All this carries significant impact on the global geopolitics too. But with the US being dethroned from the mantle of the top crude import of the world, one thing is getting certain - the Chinese influence on global crude markets is increasing rapidly. Energy markets are increasingly taking cue from developments in China and not the United States. And this too deserves attention. Markets could be in for some fall - analysts now are feeling, as the Chinese dragon is finally slowing down.    

Platts says, demand for oil in China actually fell to 9.61 million bpd in July - down 2.1 percent from a year ago, and a whopping 6.2 percent from June. Only last week, data confirmed that China’s official Purchasing Managers Index falling to 51.1 in August from 51.7 in July, indicating softening of the country’s economy. And in case real estate bubble too bursts in China, as is being projected all around, further cooling of the Chinese economic engine could not at all be ruled out.

Meanwhile, Abheek Bhattacharya writing for WSJ though concedes that China’s effort to build a Strategic Petroleum Reserve (SPR) has given oil bulls comfort that the underpinnings for global oil prices would stay strong, yet he also asserts that in the near term, there are reasons to believe that this mysterious hoard won’t offer much support (to oil markets).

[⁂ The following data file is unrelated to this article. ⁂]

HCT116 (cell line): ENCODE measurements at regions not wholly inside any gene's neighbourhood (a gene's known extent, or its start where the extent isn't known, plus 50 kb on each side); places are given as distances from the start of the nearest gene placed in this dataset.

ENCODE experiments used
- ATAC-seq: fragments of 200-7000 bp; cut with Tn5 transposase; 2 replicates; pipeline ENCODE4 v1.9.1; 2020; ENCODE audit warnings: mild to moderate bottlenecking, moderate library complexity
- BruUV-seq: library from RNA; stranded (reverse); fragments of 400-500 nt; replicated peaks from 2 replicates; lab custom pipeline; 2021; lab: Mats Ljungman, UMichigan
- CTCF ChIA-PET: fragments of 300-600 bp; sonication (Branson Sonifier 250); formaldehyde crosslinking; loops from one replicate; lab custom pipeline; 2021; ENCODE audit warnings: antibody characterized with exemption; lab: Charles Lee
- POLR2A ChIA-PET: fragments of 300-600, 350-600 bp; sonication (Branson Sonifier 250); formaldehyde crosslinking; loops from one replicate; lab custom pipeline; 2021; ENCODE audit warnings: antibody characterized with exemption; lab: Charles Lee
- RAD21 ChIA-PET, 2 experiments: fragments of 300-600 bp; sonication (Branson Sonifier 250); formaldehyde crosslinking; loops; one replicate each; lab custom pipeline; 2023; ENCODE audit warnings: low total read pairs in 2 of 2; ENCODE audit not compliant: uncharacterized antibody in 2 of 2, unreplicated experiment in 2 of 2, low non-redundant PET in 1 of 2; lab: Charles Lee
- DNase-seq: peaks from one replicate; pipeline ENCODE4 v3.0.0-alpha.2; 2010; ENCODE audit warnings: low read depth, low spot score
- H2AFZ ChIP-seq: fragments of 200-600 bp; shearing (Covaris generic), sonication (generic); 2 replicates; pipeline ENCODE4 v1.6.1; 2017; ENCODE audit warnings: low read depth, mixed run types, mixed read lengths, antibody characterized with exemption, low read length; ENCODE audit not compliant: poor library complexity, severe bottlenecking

Quoting Amrita Sen of the London-based Energy Aspects, he reports that China might not build the required SPR space fast enough to store the oil just yet - indicating some slow down in its crude intake. ‘Although a few new storage facilities are coming on line this year, more will have to wait till next year, and another chunk will be available only at the decade’s end.’

In another indication of the cooling down of the Chinese economy, a Citigroup report also confirms that Chinese refiners may slash the new refining capacity they had planned for next year.

Markets are in flux. Some sort of price correction seems due - in not too distant a future! - By Syed Rashid Husain